Everyone knows what it’s like to have a bad boss. It’s a universal feeling. Some of use even know what it’s like to be the bad boss or to struggle with feeling like you’re doing a bad job. Kim Malone Scott’s Radical Candor addresses these feelings head on. She’s not here to judge you, just to look at the problems and fix them.
While it could be easy to look at the title of Radical Candor and boil it down to bosses being too direct jerks, that’s not what this is about. It’s really an antidote to a lot of the toxicity of the workplace. I don’t even know if I think Radical Candor itself is the exact thing that most offices need, but the book should be read regardless.
I’m not huge on self-help books. I have nonfiction books I love, but self-help in general is hit or miss. Radical Candor, however, has a universal feel to it.
We need to fix our office cultures and while offering bagel Fridays is nice, Radical Candor can help with the deeper problems.
Radical Candor: Be a Kick-Ass Boss Without Losing Your Humanity
by Kim Malone Scott
[October 1st, 2019]
The Pitch: Radical Candor offers a guide to those bewildered or exhausted by management and shows the sweet spot between managers who are obnoxiously aggressive on one side and ruinously empathetic on the other.
Have you had a bad boss? Have you been a bad boss? This book has thoughtful and non-judgmental step by step advice on how to better yourself.
It’s not easy, but it is straight forward. One step at a time to a better working environment for you, your employees, and everyone in the office.
4.16 out of 5 on Goodreads
Amazon | Indigo | BooksAMillion
I’ve been unlucky to have had quite a few bad bosses. I’m talking about bosses who were forcing all their work on me then calling me useless or bosses who would try to subtly manipulate the team against each other behind the scenes. Bosses that left me thinking that it was entirely my fault if I was unhappy in that environment.
There are places I worked where I dreaded going into the office and no one can do their best work if they feel like that. I’m not saying that I didn’t have faults in this, even with the most toxic of bosses there’s some responsibility with the employee as well.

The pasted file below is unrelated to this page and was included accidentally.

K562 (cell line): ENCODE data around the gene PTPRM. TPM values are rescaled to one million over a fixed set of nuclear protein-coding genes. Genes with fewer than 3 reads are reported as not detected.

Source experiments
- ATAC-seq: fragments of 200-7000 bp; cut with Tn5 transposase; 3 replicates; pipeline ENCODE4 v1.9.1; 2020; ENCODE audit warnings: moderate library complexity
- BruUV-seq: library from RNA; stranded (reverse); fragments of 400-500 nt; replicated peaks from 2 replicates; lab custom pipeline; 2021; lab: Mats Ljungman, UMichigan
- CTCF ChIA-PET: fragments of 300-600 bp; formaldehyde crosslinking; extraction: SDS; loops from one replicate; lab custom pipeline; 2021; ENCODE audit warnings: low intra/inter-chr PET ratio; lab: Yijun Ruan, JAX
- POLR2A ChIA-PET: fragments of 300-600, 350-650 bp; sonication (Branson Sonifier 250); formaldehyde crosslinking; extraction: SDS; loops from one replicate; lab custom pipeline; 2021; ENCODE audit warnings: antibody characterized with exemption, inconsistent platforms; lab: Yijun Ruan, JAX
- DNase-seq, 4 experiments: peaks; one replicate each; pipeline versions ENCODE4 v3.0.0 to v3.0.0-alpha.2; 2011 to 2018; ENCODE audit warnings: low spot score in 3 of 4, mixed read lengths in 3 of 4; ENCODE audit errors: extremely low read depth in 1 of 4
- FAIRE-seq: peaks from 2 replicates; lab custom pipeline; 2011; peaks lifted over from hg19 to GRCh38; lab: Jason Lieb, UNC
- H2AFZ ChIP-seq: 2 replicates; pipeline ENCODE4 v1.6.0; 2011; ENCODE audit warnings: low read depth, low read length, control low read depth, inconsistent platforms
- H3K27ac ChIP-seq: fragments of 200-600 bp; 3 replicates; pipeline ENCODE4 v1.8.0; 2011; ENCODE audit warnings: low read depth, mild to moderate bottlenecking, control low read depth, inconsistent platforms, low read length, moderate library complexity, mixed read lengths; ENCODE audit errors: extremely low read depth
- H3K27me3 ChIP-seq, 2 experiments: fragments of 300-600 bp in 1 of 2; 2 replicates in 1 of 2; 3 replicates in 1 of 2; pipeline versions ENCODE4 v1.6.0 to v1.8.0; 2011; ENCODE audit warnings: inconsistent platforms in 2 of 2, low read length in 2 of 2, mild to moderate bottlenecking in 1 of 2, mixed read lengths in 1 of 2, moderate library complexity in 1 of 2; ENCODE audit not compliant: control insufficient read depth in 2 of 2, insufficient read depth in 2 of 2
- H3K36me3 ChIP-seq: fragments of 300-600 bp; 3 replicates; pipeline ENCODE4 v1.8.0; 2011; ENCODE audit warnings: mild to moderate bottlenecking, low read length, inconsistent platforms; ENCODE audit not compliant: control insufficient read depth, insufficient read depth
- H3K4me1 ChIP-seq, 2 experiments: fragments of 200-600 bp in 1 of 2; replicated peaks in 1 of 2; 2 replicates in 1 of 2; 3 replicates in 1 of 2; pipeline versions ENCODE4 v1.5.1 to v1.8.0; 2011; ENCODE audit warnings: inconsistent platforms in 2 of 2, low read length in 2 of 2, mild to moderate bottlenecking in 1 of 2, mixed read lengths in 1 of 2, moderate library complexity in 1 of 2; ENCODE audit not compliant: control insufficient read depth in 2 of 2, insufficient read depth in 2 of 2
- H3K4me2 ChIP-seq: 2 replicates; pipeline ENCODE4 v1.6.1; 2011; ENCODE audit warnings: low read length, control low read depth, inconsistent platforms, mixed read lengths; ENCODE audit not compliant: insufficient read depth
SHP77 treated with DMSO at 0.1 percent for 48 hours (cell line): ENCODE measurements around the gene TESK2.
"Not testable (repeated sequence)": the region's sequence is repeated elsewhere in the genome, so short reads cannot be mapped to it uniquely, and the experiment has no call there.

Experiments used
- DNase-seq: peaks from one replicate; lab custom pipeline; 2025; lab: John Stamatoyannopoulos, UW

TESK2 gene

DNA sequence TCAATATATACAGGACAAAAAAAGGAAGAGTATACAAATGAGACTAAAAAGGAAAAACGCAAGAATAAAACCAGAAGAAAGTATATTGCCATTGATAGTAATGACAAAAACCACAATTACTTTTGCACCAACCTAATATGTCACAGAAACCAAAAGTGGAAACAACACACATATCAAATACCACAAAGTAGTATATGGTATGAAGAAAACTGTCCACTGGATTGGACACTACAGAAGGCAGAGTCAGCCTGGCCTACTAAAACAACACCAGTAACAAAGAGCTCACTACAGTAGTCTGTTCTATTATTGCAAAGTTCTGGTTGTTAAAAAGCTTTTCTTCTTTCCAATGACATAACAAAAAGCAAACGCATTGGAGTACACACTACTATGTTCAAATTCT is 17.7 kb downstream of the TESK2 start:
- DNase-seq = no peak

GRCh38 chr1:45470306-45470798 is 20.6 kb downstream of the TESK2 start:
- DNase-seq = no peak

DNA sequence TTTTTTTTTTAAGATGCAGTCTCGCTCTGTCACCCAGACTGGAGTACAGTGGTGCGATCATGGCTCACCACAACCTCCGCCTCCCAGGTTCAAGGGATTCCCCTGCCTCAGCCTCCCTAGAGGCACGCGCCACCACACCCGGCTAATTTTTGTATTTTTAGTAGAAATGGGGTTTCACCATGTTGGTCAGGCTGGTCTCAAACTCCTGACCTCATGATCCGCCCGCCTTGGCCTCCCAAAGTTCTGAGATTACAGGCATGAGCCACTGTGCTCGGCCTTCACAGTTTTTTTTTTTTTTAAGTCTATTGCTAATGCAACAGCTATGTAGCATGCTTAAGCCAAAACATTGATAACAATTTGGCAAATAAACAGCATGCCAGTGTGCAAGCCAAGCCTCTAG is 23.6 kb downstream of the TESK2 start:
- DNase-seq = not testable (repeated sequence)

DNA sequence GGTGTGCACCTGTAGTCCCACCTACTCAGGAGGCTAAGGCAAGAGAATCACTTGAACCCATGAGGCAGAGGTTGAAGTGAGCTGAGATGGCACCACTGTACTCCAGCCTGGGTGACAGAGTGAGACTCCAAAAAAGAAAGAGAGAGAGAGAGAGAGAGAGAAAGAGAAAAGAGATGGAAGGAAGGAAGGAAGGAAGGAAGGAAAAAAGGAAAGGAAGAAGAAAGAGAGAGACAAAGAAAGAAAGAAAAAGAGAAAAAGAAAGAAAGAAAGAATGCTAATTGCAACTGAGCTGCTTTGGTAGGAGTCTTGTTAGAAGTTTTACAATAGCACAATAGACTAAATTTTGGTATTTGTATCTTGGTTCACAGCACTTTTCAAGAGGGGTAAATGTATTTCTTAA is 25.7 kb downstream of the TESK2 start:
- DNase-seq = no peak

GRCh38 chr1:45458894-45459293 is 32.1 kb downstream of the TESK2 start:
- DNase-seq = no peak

This was the first book I’d read that had talked about valuing the employees who don’t want to move up into management. This was the first book I’d read for people who wanted an alternative career trajectory.
The main takeaway that I have from this book is the behaviour of bad bosses. Even well-meaning bad bosses and how to recognize that. Even more important and why I think employees should read this as well, it helps to separate your own work and issues from those of your boss. I can’t recommend it enough. The only issue I have is that there isn’t enough focus on what the employee can do.
I know, I know, it’s a book for bosses.
But I really wish it was a book for everyone. Where is the Radical Candor for employees and office mates?
Who Should Read Radical Candor: Be a Kick-Ass Boss Without Losing Your Humanity?
All bosses or those who work in an office environment.
Even if you’re not going to manage people, you’ll get a very clear out line of how bad bosses act. Beyond that, you’ll get the idea of how good bosses should act. Even if you don’t embrace Radical Candor, you can still catch issues with your management style.
It’s truly a great book for those in an office environment.
4.5 out of 5 from TrulyBooked
Amazon | Indigo | BooksAMillion
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